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SN 17.3 Kummasutta: A Turtle

At Sāvatthī.

“Possessions, honor, and popularity are brutal, bitter, and harsh. They’re an obstacle to reaching the supreme sanctuary from the yoke.

Once upon a time in a certain lake there was a large family of turtles that had lived there for a long time. Then one of the turtles said to another, ‘My dear turtle, don’t you go to that place.’

But that turtle did go to that place, and a hunter pierced her with a harpoon.

Then that turtle went back to the other turtle. When the other turtle saw her coming off in the distance, he said, ‘My dear turtle, I hope you didn’t go to that place!’

‘I did.’

‘But my dear turtle, I hope you’re not hurt or injured!’

‘I’m not hurt or injured. But this cord keeps dragging behind me.’

‘Indeed, my dear turtle, you’re hurt and injured! Your father and grandfather met with tragedy and disaster because of such a cord. Go now, you are no longer one of us.’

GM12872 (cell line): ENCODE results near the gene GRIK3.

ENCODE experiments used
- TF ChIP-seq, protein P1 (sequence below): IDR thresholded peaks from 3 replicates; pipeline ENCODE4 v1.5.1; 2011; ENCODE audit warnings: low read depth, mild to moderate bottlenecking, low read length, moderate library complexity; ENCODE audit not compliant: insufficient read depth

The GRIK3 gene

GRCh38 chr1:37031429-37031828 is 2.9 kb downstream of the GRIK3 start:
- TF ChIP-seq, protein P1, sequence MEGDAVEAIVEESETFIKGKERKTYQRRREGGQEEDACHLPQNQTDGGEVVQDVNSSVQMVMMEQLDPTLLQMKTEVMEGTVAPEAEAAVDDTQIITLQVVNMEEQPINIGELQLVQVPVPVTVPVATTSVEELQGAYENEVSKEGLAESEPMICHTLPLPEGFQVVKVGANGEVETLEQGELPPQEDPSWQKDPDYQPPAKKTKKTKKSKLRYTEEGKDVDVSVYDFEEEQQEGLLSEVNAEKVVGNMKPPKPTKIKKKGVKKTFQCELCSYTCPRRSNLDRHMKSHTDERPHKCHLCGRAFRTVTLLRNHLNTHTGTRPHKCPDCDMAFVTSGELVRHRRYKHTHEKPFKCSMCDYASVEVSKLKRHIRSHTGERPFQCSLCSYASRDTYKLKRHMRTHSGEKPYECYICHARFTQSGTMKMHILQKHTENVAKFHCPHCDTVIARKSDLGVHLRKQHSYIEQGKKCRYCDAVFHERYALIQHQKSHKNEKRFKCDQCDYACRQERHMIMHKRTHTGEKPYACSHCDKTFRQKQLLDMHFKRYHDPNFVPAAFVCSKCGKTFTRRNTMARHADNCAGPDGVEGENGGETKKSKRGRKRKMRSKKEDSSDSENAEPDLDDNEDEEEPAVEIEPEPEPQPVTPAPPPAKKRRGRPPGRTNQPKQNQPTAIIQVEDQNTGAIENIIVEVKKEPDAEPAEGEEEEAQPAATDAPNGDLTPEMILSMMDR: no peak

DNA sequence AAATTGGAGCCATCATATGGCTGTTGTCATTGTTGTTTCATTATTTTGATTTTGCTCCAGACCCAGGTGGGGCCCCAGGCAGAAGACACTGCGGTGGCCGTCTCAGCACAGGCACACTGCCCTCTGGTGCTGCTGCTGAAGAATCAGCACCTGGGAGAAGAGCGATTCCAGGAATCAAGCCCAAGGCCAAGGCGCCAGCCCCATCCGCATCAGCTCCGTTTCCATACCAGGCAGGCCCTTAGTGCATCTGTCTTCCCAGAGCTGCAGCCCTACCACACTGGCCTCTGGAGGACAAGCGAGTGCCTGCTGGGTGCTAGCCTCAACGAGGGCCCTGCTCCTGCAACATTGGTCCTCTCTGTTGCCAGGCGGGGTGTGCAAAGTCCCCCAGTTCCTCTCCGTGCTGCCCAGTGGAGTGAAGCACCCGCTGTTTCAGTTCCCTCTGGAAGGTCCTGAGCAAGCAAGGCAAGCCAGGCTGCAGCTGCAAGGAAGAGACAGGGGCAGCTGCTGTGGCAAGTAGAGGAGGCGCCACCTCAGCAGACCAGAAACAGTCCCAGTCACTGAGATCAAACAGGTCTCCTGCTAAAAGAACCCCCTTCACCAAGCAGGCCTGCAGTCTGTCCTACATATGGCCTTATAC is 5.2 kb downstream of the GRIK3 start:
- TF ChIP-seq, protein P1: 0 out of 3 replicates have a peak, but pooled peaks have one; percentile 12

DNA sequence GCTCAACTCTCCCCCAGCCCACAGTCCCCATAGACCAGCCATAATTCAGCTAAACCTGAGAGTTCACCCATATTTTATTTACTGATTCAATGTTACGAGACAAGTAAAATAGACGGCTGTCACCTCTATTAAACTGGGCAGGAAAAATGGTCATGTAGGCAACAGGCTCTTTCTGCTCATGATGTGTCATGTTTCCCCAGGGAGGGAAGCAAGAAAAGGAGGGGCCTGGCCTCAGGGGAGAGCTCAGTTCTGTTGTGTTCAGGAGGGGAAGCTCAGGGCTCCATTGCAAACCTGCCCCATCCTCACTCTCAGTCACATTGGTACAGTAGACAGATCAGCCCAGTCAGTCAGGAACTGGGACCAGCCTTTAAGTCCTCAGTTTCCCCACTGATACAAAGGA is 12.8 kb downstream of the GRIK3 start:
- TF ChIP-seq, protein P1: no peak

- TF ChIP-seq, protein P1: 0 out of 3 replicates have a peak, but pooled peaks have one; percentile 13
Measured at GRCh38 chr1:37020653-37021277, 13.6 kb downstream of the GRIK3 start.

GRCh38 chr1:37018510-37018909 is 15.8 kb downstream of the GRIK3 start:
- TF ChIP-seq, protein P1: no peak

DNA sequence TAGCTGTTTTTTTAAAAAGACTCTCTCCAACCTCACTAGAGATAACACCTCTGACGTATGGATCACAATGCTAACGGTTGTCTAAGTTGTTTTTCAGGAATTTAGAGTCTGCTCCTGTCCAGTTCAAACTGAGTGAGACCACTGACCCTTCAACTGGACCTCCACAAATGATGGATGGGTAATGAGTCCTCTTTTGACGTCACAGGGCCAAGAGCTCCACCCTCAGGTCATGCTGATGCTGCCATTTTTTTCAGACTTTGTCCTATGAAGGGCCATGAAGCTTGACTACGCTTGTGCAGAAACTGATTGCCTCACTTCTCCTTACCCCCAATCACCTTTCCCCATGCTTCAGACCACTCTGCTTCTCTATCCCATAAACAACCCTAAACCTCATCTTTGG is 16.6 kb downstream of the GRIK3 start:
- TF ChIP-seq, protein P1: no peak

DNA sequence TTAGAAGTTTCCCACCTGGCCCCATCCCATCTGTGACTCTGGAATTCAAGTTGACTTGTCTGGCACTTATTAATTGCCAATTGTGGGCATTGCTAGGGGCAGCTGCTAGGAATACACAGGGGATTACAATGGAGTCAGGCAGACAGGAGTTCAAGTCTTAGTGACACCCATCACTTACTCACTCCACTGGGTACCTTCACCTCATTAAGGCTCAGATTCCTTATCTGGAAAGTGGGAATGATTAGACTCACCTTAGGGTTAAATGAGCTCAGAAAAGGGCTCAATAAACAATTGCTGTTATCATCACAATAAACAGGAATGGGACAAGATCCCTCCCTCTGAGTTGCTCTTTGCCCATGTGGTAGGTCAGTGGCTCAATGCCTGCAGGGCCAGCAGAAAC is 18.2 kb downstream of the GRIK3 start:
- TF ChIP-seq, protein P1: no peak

‘Hunter’ is a term for Māra the Wicked.

‘Harpoon’ is a term for possessions, honor, and popularity.

‘Cord’ is a term for greed and relishing.

Whoever enjoys and likes arisen possessions, honor, and popularity is called a mendicant who has been pierced with a harpoon. They’ve met with tragedy and disaster, and the Wicked One can do with them what he wants.

So brutal are possessions, honor, and popularity—bitter and harsh, an obstacle to reaching the supreme sanctuary from the yoke.

So you should train like this: ‘We will give up arisen possessions, honor, and popularity, and we won’t let them occupy our minds.’ That’s how you should train.”


Read this translation of Saṁyutta Nikāya 17.3 Kummasutta: A Turtle by Bhikkhu Sujato on SuttaCentral.net. Or read a different translation on DhammaTalks.org. Or listen on PaliAudio.com or Voice.SuttaCentral.net. Or explore the Pali on DigitalPaliReader.online.

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